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Hotel offer not concrete enough for Millennium Park’s board

June 30th, 2011 9:42 pm by Kate Prahlad

The Public Building Authority’s development committee approached its decision on Lot 8’s future much like an investor: Should it bet on a “sure thing” with a lower return, or take a risk with the possibility of a higher payout?
On Thursday, committee members considered the two suitors for Millennium Park’s Lot 8. Both Eastman Credit Union and the Dowdy Group have submitted plans for the property, and ultimately, the committee voted 2-1 to recommend the “sure thing” ­— Eastman’s proposal to build a branch location — over the Dowdy Group’s proposal to construct a 100-room extended-stay hotel.
“We have a great interest in seeing this be the best project it can,” said PBA vice chair Jon Smith. “First of all, it’s the last piece of property we have, and second of all, we will live off the taxes generated by it.”
Smith, who voted against the non-binding recommendation, said his concern was the long-term revenues of the PBA. Committee members Stephen Dixon and Sam Preston voted in approval.
The PBA’s full board will take up the recommendation July 27, with both ECU and Dowdy Group representatives in attendance.
Smith outlined revenue estimates on both projects for committee members, who also considered the relative risks of both projects.
The $3 million ECU branch would generate $14,000 in annual property tax (with no sales or hotel/motel tax), create a maximum of 11 jobs, and be up and running within one year of closing. ECU has offered $750,000 for the property, $45,000 of which would go toward a commission.
The Dowdy Group, which has offered $600,000 for Lot 8, would construct a $9.5 million, 100-room extended-stay hotel. That project, according to Smith, would generate $60,000 in annual property tax, $28,000 in annual sales tax, and $130,000 in annual hotel/motel tax for the PBA, while creating about 14 full-time and 14 part-time jobs. The development group has asked for 12 months due diligence after closing, with another 14 to 18 months for the facility’s construction.
Despite the promise of higher revenues from the hotel, committee members said the risk of the project falling through and the waiting period before completion could tip the scales in Eastman’s direction.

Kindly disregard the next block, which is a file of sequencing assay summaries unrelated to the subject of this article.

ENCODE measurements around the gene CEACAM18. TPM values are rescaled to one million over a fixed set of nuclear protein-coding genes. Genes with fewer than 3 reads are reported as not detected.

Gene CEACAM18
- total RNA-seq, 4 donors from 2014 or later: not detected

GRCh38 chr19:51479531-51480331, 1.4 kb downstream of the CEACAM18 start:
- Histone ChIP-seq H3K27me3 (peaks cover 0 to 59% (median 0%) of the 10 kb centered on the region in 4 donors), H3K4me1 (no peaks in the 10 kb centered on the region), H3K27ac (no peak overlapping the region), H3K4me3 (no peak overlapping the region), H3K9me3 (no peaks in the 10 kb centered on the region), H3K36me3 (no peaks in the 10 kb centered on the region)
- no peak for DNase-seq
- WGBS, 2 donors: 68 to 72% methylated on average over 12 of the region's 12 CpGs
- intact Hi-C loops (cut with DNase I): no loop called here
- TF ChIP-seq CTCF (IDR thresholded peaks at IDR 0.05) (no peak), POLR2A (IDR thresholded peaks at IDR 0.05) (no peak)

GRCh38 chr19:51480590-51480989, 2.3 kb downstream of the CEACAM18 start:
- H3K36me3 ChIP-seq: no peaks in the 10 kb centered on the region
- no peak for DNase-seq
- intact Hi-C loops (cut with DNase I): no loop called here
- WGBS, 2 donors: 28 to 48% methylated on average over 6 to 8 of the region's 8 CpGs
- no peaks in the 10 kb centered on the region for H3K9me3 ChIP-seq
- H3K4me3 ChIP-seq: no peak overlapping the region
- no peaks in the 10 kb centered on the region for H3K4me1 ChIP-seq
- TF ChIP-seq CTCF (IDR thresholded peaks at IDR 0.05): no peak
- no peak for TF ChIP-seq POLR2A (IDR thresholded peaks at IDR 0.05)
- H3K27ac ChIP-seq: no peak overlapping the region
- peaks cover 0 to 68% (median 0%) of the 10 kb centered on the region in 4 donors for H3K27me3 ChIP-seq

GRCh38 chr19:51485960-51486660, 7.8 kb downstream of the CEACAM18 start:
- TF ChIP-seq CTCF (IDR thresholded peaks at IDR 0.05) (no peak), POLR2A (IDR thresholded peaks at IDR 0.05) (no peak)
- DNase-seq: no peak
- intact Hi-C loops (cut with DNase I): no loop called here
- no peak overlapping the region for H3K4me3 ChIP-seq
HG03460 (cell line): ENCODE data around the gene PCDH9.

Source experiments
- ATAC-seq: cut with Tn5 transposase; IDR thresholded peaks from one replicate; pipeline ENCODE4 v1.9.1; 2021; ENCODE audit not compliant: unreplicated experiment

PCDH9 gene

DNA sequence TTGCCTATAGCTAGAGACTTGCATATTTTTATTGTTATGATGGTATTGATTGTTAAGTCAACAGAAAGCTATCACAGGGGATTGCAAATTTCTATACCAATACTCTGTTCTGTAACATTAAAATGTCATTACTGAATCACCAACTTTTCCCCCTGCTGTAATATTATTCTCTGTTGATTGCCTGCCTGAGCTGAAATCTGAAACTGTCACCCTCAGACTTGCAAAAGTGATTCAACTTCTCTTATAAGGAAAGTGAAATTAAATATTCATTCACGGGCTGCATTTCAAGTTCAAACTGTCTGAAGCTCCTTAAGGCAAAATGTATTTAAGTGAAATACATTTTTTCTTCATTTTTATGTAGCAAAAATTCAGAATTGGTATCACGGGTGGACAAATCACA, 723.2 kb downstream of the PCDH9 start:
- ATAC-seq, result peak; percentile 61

Preston asked Brenda Clarke, representing the Dowdy Group, what the chances were of the hotel being built.
“In a stable economy, I’d say the chances are good,” said Clarke, president of The Clarke Commercial Real Estate Group. “Given this economy, I don’t think anyone’s chances are good.”
PBA committee members emphasized to Clarke they needed to see something more concrete as to how committed the Dowdy Group’s lender is to funding the project.
While the Dowdy Group does have a letter that indicates the lender’s desire to move forward, Clarke acknowledged much of the hotel project is in “limbo” and ECU’s project does appear more “solid.”
The Dowdy Group would need a contract on the property before it can move forward with the lender, and the PBA is hesitant to issue a contract without a more concrete guarantee the project would be completed.
“We feel the master plan for Millennium Park would include a hotel rather than another financial institution,” Clarke said. “It comes down to the bottom line and the overall development of Millennium Park and what you want to see there.”
Gary Sproles of TCI Group, representing ECU, said the PBA should have no qualms about Eastman’s commitment to the project. This offer represents the second time Eastman has attempted to acquire land in Millennium Park. Sproles said even with 30 days due diligence, the city permitting process, and construction, the branch would be open for business in nine to 10 months after closing.
Preston compared the choice with making a business decision.
“Its’s a slam dunk with ECU,” Preston said. “We’ve gotten burned on an extended-stay hotel before. It’s a sure thing versus a chance. In my business, you take the sure thing.”
Smith, who voted against the recommendation, said he did so to continue discussion on the issue of future revenues.
“My perspective is that I am concerned about future revenues to the PBA,” Smith said. “On the face, the Dowdy proposal will generate higher revenues than another financial institution. But you can’t look at it without taking into account the risk.”
The PBA’s full board will meet at noon July 27 at the Millennium Center to take up the recommendation.

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